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Association of Retail Environments

07.24.2012

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Rule the (Clean) Air: Greening Verizon's stores without changing the brand expression
 

Whe Verizon Wireless set out several years ago to green its portfolio, the retailer didn't want the brand identity to be compromised for sustainability. So an "Evolution" prototype was requested that would typically achieve LEED Silver without changing the look and feel of the brand or the customer's in-store experience-without significantly increasing the cost of a store project. Ultimately, the store exceeded the certification goal, earning LEED Gold.

Since then, 75 additional Verizon Wireless locations have attained LEED certification, with more underway as part of the LEED Volume Program for Commercial Interiors. The target is LEED Silver, but many of the stores achieve Gold. With a next-generation store prototype now in development and testing, the pace is expected to continue.

But that first project, a 3,500-squarefoot store in Casper, Wy., proved architect Kenneth A. Gruskin's contention that greening a store need not change the expression of the company's brand.

"The most remarkable thing about the project is that it's unremarkable," says Gruskin, principal of Gruskin Group. "The goal was for green to not get in the way of the primary function of the store-customers making connections. Verizon still wanted to look like a technology company, and they do."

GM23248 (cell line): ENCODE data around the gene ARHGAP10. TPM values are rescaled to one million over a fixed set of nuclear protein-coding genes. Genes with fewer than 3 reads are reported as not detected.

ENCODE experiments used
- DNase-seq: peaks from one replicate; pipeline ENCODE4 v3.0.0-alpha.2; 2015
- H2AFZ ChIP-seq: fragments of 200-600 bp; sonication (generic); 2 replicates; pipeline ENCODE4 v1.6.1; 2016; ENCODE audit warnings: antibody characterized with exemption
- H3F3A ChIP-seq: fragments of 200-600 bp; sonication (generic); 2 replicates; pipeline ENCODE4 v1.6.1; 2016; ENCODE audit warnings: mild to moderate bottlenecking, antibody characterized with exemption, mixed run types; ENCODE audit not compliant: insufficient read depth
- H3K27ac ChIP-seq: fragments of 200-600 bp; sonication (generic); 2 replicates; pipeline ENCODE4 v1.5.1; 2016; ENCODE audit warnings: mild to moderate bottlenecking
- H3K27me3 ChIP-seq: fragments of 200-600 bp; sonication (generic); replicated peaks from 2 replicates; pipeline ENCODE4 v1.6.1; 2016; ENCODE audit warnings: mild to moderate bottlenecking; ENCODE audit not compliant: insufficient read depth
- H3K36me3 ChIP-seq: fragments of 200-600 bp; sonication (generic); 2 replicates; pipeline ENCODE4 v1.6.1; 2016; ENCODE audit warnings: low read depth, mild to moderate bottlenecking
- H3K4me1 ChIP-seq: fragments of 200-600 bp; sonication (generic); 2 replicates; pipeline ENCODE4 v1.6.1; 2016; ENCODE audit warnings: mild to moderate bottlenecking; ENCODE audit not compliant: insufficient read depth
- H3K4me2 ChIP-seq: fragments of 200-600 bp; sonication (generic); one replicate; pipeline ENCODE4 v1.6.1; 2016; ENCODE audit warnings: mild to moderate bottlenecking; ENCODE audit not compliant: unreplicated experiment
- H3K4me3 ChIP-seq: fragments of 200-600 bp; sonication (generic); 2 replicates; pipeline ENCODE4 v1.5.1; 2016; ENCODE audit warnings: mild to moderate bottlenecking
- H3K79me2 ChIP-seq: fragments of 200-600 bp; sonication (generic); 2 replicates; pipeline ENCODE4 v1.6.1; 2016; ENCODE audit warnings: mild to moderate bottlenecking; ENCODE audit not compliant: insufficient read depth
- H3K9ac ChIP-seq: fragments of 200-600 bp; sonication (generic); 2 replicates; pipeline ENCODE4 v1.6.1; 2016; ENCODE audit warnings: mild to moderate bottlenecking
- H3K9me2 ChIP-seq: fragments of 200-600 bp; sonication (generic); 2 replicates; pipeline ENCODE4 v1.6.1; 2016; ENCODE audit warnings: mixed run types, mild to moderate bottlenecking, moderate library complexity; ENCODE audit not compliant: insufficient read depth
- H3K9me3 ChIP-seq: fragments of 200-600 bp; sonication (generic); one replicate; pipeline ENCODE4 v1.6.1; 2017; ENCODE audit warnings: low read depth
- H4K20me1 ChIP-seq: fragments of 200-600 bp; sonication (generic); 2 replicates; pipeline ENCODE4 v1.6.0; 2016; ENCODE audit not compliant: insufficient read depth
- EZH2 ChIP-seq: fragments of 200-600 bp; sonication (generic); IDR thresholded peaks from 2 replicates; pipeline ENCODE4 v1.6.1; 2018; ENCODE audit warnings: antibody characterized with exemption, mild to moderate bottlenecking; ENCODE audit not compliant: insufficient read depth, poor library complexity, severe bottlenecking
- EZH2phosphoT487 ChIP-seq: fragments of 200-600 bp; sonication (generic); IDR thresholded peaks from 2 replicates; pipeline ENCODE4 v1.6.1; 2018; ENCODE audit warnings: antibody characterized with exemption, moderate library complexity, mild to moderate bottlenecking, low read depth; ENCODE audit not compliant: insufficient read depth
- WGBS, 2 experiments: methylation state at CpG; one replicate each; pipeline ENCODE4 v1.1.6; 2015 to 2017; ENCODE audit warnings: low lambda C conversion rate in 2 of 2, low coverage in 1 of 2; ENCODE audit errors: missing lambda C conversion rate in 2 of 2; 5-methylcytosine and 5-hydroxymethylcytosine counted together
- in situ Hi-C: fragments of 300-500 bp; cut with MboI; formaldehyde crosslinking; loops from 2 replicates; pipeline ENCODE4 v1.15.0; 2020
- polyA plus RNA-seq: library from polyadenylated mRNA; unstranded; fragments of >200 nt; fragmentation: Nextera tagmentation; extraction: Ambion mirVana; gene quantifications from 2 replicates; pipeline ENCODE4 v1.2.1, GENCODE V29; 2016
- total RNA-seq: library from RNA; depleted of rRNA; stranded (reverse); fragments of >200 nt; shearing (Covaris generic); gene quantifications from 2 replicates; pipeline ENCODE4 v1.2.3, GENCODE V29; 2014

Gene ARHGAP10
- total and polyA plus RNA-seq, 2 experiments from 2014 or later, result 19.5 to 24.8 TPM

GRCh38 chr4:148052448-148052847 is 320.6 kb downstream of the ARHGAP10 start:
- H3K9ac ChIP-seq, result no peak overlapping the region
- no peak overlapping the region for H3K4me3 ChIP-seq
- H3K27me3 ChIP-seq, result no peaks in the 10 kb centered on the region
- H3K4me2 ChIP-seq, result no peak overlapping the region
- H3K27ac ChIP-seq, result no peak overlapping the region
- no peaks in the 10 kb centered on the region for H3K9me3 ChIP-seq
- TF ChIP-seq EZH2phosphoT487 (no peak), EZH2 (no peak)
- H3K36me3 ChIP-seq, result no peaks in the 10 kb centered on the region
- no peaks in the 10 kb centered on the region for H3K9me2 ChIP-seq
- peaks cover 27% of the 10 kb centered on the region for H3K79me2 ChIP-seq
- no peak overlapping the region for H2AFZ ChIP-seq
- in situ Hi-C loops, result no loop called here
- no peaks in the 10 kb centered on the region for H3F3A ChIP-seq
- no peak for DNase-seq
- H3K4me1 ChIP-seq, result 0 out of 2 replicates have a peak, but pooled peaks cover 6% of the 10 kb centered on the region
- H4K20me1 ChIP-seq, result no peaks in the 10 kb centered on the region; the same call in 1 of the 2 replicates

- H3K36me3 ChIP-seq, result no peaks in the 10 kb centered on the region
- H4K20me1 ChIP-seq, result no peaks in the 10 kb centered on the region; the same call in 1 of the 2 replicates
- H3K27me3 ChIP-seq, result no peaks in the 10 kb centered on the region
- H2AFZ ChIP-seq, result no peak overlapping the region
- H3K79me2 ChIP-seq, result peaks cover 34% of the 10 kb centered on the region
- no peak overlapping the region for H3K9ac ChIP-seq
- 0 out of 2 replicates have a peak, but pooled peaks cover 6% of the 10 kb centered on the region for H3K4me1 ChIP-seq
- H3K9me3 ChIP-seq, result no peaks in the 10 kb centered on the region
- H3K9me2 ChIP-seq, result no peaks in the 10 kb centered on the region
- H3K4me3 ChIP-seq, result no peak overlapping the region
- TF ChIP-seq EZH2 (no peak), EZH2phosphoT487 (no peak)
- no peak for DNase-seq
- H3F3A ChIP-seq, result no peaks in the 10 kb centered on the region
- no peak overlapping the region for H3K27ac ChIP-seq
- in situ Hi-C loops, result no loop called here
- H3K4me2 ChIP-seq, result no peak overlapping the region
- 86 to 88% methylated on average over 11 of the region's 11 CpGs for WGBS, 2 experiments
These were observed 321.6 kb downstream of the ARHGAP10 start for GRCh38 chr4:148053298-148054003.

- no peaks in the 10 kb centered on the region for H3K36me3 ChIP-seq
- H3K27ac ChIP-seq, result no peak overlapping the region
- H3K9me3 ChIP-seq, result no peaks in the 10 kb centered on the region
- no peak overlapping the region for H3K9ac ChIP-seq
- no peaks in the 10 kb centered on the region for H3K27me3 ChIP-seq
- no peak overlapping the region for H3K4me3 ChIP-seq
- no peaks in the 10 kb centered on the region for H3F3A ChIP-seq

In fact, the company's standard store prototype did not need to be altered significantly to meet the green building goals, Gruskin says. Many of the existing material specifications were close to what was needed, only requiring a tweak here and there to minimize VOCs.

Roughly half of the materials used in the Casper, Wy., location were manufactured regionally. Gruskin says that finding local materials isn't as onerous as is often believed in retail. "For the Casper store, much of the store is cabinetry and the site was close to the millwork manufacturer," he explains.

Leggett & Platt Store Fixtures Group manufactured and installed all of the fixturing, and many of the materials Leggett & Platt used were also sourced within 500 miles. This helped the project earn two LEED points for regional materials, credits intended to support the regional economy and reduce the impact from transportation. (Illustrating Verizon's commitment to sustainable practices, the team continues to use regional materials for other green store builds even though it usually opts not to pursue the LEED point due to paperwork requirements.)...

 
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